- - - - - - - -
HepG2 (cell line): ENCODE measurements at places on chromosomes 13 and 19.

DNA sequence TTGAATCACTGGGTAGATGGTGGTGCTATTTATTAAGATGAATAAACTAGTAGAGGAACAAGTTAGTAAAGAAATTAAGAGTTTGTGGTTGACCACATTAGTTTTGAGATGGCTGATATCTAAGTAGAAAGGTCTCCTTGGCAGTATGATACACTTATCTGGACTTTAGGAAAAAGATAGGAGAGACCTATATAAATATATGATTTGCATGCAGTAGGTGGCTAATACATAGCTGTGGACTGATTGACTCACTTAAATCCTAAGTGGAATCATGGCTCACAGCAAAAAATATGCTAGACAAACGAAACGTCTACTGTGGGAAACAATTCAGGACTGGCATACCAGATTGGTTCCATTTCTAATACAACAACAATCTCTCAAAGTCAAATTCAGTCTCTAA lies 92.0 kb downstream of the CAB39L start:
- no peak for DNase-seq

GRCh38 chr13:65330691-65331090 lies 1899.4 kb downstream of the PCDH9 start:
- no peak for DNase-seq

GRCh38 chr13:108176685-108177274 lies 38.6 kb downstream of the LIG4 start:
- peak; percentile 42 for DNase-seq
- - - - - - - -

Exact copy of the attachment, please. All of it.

HepG2 (cell line): ENCODE measurements at places on chromosomes 13 and 19.

DNA sequence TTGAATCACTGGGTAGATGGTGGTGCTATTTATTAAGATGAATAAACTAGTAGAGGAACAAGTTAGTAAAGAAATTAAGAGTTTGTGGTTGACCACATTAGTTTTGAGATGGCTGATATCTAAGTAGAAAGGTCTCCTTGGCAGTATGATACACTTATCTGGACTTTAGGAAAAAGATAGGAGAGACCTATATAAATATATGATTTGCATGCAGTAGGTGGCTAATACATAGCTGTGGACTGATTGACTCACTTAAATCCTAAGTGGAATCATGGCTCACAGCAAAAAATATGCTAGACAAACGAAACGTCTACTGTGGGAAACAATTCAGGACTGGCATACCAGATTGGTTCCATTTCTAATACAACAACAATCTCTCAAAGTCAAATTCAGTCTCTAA lies 92.0 kb downstream of the CAB39L start:
- no peak for DNase-seq

GRCh38 chr13:65330691-65331090 lies 1899.4 kb downstream of the PCDH9 start:
- no peak for DNase-seq

GRCh38 chr13:108176685-108177274 lies 38.6 kb downstream of the LIG4 start:
- peak; percentile 42 for DNase-seq